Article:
Ashanti Region has now become the hotspot of road traffic accidents in the country.
The Region recorded a total of 224 deaths through road accidents in the first half of 2020, while 1,728 people received various degrees of injuries within the same period.
Mrs May Obiri Yeboah, Director General of the National Road Safety Authority (NRSA), who made this known in Kumasi, said the figures were the highest in the country and there was the need to muster all resources and strength to reverse the trend.
She was speaking at a two-day seminar organized by the Motor Transport and Traffic Department (MTTD) of the Ghana Police Service in conjunction with the NRSA for MTTD officers on enforcement strategies under “Arrive Alive” nationwide road safety campaign and the new NSRA Act 993 of 2019 in Kumasi.
The officers were drawn from all the regions across Ghana and they will be equipped with the necessary strategies and tools to run the campaign successfully.
As parts of efforts to promote road safety awareness in Ghana, the Authority has partnered with a section of the media to run the “Arrive Alive” safety campaign which aims at using enforcement and education to change road users' behavior and advocacy to reduce laxity among policy makers and implementers.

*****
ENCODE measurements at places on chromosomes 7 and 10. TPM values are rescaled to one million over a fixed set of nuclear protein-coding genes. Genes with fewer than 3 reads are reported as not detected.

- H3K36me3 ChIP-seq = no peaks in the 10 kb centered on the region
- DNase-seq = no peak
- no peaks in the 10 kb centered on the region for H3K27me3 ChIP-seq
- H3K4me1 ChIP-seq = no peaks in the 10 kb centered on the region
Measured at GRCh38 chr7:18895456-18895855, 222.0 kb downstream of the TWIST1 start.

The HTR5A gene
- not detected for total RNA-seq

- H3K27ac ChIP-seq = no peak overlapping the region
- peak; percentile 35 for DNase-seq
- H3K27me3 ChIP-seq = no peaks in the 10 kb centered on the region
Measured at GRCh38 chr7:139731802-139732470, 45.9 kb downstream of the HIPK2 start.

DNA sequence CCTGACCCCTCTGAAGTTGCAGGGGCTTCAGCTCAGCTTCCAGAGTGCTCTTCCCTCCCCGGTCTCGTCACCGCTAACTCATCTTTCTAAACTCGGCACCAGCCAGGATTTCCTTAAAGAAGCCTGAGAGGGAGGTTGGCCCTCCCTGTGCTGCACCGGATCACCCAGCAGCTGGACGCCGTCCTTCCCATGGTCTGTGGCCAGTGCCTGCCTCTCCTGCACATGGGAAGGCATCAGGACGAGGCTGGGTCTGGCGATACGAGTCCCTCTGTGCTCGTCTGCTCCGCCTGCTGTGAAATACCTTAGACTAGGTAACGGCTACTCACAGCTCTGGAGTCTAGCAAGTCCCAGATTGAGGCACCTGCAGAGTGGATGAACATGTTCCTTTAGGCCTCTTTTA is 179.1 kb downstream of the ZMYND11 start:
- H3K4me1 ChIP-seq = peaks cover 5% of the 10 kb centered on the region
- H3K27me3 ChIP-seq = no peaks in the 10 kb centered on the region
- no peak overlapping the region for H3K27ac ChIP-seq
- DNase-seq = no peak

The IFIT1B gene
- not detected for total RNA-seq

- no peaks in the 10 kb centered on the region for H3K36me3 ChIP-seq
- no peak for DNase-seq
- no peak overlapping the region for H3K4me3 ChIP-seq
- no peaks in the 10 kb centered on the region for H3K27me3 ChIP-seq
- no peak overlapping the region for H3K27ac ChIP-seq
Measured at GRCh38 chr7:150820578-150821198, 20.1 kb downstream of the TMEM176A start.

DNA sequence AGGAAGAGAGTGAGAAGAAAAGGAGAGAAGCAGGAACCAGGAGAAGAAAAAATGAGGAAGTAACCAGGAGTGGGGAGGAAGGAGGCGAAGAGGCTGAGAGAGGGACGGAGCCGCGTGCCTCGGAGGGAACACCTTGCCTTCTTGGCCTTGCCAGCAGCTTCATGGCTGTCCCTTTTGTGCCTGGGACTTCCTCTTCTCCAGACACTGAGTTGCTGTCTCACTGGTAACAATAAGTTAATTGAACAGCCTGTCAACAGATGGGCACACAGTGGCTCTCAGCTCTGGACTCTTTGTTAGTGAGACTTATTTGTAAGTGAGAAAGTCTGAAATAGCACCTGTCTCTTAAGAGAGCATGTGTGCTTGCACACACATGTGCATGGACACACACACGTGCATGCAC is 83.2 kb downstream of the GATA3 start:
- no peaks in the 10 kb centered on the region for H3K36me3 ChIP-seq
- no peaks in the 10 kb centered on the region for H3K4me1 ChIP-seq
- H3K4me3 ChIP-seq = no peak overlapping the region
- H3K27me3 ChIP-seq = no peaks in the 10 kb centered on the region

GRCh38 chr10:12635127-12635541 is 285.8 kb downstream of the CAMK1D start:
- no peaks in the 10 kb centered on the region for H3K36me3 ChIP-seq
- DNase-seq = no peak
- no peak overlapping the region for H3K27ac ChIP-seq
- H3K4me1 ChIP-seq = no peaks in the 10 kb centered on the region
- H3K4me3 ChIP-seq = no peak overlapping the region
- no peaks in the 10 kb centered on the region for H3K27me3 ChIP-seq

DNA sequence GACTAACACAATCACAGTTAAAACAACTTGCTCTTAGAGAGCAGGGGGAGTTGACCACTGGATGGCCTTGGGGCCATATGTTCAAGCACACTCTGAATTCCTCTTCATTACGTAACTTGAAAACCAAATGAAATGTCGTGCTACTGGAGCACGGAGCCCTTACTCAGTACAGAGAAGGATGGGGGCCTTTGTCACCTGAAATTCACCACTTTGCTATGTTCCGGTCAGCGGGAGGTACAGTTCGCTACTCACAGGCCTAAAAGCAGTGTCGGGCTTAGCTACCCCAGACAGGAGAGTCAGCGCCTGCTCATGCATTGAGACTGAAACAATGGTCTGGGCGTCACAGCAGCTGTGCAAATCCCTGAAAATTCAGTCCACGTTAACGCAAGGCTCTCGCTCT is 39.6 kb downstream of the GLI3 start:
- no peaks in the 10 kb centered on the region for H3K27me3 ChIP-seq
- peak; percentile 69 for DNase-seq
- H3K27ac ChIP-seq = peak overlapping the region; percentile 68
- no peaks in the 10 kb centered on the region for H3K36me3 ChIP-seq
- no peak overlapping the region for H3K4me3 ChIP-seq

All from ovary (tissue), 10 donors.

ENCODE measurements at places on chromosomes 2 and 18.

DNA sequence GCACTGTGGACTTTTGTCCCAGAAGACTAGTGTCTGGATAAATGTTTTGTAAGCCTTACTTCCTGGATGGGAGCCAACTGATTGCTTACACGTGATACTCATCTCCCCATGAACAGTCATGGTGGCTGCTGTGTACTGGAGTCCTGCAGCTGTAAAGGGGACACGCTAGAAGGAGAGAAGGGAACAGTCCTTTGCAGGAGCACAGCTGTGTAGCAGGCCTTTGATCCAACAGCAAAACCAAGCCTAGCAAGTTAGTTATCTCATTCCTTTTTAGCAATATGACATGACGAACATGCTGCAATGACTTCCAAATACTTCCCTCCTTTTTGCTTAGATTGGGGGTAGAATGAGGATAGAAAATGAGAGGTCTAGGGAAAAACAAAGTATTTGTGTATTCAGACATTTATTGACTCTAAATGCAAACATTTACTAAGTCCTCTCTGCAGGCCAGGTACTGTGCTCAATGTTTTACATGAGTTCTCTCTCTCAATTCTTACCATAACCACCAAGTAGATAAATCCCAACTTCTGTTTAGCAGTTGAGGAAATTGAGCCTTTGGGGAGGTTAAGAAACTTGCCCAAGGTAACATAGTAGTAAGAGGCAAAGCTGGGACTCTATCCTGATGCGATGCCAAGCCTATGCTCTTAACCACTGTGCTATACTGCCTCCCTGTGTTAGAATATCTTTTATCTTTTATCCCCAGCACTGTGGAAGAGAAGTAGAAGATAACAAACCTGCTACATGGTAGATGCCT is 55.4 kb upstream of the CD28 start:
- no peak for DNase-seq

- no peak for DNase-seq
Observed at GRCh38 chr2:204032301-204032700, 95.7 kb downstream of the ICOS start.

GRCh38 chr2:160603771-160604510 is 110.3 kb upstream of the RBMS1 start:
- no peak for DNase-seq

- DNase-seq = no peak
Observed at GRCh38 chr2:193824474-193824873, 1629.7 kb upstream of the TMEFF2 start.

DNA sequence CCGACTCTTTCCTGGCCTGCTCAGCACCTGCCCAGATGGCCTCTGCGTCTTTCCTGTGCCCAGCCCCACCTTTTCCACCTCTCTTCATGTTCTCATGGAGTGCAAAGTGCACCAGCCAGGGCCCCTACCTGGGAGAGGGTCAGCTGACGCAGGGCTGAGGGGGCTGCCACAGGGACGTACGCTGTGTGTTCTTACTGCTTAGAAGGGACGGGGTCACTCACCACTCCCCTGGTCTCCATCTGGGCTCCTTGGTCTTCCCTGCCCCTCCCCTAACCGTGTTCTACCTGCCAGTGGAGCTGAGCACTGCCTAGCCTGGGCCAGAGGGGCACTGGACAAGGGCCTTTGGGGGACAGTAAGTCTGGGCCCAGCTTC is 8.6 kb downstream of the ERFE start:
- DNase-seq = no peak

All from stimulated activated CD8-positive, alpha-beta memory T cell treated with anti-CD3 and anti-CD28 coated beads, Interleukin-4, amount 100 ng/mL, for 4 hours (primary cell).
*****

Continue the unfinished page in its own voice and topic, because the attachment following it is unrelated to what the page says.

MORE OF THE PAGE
Engineer Obiri Yeboah expressed worry about the rising spate of accidents involving motorcycles, which was increasing road traffic casualties and stressed the need for urgent steps to halt the situation.
She said though several efforts had been made in the past to improve road safety, road-traffic casualties remained a major public health problem at all levels.
She said road safety must always be data-led to be able to point out the main causes of crashes, which included over speeding, wrong overtaking, driving under influence of alcohol and drugs, inattentiveness among others.
Ing Obiri Yeboah said as an Authority mandated to develop, promote, co-ordinate and regulate all road safety activities within the country, the Authority would continue to support the MTTD with various traffic enforcement equipment and training to bring sanity on the country's roads.
Commissioner of Police (COP) Mrs. Beatrice Zakpa Vib-Sanziri, the Director General of Police MTTD, said the training programme was in line with the vision of the Ghana Police Service to become a world class police service capable of delivering democratic, protective and peaceful service.
Again, she believed the training would strengthen the professional competence of the officers of the MTTD, who were on the frontline with the much-needed enforcement strategies with the view of producing more professional and civil oriented traffic enforcement officers.
COP Vib-Sanziri indicated that the “Arrive Alive” campaign was initiated after a major crash which occurred on the Cape Coast- Takoradi highway which claimed 35 lives early this year and was hopeful it would help reduce road crashes drastically.
She used the occasion to advise officers to be professional and avoid negative practices that would drag the objectives of the campaign and the police service in general into disrepute.